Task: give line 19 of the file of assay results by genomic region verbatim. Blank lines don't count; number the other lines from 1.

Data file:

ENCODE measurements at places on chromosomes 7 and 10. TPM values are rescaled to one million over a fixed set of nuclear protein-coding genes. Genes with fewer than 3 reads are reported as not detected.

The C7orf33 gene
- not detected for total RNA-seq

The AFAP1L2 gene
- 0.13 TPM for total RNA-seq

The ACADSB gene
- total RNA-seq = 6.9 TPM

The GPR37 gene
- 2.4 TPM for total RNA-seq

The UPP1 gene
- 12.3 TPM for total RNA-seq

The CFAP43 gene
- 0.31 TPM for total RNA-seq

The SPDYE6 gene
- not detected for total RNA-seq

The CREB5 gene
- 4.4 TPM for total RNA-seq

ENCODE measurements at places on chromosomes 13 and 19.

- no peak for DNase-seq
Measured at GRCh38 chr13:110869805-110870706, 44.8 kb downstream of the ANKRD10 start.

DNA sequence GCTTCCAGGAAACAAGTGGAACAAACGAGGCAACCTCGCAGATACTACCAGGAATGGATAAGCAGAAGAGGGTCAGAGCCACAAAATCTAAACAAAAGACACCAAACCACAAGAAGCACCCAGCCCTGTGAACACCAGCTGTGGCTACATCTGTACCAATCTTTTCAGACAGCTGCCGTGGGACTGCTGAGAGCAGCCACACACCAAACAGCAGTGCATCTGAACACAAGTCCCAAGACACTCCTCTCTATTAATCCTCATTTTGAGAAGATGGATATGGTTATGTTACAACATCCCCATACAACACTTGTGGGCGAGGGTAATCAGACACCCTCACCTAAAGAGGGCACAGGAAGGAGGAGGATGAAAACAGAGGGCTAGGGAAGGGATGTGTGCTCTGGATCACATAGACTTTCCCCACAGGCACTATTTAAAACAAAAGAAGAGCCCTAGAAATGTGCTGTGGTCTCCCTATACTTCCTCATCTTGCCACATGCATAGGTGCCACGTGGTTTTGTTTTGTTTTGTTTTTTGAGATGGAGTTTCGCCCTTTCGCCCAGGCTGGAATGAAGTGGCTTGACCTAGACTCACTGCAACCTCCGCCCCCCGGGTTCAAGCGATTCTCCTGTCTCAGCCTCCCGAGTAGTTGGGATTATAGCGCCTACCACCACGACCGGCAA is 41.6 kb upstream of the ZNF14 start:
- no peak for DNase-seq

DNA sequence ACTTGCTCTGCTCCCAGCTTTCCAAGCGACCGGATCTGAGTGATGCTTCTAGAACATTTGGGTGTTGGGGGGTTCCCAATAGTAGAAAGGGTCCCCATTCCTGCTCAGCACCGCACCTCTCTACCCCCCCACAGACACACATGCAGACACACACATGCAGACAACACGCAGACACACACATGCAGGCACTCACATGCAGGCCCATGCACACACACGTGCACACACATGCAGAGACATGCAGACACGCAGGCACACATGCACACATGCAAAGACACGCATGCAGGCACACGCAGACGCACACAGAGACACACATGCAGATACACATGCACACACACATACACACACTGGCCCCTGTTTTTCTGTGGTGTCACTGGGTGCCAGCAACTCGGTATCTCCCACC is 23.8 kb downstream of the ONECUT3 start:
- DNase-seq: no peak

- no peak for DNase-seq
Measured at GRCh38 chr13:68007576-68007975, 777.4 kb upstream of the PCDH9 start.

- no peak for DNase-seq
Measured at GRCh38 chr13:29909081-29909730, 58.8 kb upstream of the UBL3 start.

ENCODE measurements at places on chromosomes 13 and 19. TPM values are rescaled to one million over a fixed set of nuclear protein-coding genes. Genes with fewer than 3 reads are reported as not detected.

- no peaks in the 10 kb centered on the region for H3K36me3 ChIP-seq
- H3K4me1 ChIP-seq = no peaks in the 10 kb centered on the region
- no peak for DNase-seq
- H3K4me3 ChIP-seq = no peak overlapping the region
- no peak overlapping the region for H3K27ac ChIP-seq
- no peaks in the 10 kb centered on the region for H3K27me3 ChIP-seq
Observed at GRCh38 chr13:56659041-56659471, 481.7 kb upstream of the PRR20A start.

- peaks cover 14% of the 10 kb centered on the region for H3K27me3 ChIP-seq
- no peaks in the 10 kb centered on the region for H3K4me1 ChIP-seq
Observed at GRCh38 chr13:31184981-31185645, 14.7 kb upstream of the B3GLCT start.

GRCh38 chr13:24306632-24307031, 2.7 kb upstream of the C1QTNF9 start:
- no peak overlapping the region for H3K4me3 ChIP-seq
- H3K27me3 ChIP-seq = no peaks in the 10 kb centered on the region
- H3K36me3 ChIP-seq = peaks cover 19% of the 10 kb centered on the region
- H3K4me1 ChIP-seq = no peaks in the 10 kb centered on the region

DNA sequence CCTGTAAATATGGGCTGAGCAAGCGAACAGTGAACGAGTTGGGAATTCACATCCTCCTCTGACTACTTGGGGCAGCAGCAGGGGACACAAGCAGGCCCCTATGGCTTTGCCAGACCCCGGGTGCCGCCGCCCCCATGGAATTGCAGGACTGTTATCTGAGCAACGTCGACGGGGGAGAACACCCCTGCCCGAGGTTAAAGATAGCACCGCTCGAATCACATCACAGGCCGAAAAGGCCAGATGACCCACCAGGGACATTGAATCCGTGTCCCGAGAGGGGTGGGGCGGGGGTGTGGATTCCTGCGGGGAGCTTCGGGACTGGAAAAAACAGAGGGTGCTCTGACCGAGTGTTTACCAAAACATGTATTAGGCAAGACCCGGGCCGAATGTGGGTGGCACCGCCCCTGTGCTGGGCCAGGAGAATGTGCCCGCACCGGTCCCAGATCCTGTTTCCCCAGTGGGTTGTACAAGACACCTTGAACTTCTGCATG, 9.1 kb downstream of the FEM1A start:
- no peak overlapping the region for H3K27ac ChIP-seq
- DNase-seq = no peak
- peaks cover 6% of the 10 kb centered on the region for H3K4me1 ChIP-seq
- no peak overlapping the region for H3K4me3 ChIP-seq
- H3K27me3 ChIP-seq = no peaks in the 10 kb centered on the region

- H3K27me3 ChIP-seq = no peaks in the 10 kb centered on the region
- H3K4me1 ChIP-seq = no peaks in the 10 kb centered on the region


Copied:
- no peak for DNase-seq